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Legifer, Dux, Scriptor

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Chapter Summary

This chapter determines whether Anglo-Saxon literature in both its Anglo-Latin and Old English manifestations confirms the heroism Moses possesses on account of sharing a poetic formula with both Beowulf and God. It begins with the best-known trio of Anglo-Latin writing, namely Aldhelm, Bede, and Alcuin. The chapter briefly examines references to Moses in the Old English poetic corpus, and ends with the Old English Exodus. For the Anglo-Saxons, dux does not just mean "leader", but is also a title of the nobility, equivalent to a duke or, militarily speaking, a general. The term legifer is less problematic, and literally refers to Moses as "the carrier of the law", since he carried the tablets from the top of Mt. Sinai. Moses at best can bathe in the heroism reflected from God and at worst stand idly by while the true hero of the poem defeats the Egyptians and saves the Israelites.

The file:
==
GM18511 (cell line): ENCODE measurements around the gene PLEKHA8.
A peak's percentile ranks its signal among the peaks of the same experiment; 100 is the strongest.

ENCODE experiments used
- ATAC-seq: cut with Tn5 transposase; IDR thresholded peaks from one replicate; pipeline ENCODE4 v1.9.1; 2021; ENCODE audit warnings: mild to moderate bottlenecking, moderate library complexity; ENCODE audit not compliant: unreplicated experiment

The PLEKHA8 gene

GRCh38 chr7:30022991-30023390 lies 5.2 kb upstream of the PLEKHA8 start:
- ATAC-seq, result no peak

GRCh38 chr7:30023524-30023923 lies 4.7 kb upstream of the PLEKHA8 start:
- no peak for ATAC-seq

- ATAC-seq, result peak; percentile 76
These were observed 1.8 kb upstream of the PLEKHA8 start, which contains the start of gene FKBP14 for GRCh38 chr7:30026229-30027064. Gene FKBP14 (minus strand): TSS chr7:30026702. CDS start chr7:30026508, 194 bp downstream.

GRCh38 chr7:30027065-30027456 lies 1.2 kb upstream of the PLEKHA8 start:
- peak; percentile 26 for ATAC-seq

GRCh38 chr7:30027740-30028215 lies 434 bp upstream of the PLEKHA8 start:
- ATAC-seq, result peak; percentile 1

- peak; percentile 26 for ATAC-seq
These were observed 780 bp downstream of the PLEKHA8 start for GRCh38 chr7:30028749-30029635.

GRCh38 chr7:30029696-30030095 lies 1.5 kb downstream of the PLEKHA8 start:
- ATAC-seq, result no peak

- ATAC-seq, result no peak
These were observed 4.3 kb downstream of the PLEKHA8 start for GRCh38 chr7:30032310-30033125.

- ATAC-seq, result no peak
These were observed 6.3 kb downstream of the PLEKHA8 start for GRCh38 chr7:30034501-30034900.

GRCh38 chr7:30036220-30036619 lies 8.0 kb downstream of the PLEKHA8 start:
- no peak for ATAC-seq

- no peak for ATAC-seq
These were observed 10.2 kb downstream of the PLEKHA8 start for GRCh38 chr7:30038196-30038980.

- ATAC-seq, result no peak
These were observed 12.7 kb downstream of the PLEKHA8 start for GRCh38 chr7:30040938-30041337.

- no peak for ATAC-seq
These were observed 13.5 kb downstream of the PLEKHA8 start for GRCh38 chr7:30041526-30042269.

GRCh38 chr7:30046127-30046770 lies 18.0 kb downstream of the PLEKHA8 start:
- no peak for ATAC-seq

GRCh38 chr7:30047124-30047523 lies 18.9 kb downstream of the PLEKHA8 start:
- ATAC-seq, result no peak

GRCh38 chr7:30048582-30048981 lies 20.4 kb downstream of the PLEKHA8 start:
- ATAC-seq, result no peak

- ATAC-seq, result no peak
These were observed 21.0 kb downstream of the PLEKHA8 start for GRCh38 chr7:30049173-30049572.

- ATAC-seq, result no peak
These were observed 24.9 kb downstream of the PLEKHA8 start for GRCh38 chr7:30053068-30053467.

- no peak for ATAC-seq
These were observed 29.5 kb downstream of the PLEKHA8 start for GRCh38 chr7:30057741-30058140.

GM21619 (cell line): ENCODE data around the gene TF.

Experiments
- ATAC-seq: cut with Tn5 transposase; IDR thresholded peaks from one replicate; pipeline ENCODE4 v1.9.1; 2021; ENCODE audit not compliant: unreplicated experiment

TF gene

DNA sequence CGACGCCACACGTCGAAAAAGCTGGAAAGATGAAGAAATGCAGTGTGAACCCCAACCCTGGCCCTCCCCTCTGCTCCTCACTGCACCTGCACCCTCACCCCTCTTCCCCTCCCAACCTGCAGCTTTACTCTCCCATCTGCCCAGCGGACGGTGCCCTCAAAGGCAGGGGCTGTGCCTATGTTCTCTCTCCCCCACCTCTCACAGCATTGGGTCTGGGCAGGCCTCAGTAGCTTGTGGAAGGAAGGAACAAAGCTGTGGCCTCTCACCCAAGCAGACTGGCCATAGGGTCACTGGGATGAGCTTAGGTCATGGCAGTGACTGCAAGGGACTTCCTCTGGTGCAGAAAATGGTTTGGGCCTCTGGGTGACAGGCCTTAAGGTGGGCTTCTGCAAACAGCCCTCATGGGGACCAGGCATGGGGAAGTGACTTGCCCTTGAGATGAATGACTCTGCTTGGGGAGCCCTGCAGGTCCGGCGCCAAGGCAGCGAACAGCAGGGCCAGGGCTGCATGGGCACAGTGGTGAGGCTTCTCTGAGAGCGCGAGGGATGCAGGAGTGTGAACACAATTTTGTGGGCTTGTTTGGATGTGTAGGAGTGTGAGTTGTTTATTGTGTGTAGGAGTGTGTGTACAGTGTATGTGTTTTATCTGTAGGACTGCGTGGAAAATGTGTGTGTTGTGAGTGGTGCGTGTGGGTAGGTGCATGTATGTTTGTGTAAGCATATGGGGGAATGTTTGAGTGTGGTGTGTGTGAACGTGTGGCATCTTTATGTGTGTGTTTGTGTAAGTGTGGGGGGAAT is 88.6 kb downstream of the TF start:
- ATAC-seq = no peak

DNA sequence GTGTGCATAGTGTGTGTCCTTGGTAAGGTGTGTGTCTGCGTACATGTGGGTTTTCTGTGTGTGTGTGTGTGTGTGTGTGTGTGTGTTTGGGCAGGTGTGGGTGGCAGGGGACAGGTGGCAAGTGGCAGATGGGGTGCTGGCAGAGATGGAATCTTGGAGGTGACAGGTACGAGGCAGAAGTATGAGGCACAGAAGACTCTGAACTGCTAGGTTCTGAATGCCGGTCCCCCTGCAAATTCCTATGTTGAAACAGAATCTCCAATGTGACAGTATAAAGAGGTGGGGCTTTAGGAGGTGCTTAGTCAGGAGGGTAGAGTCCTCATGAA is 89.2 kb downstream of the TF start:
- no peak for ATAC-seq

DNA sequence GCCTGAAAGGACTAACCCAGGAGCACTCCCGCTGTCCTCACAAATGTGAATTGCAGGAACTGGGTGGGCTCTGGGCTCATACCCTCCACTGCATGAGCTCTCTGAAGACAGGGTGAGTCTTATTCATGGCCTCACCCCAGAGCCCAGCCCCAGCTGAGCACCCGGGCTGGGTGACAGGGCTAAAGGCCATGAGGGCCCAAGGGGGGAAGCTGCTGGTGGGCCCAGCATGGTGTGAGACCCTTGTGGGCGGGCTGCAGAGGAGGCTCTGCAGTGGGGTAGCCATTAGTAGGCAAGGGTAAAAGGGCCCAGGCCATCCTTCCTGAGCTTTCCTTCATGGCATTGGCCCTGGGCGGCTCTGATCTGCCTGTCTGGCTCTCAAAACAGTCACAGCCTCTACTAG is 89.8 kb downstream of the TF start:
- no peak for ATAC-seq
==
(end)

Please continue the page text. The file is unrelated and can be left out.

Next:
Keywords: Alcuin; Aldhelm; Anglo-Saxon literature; Bede; Beowulf; Egyptians; Israelites; legifer; Moses; Old English Exodus



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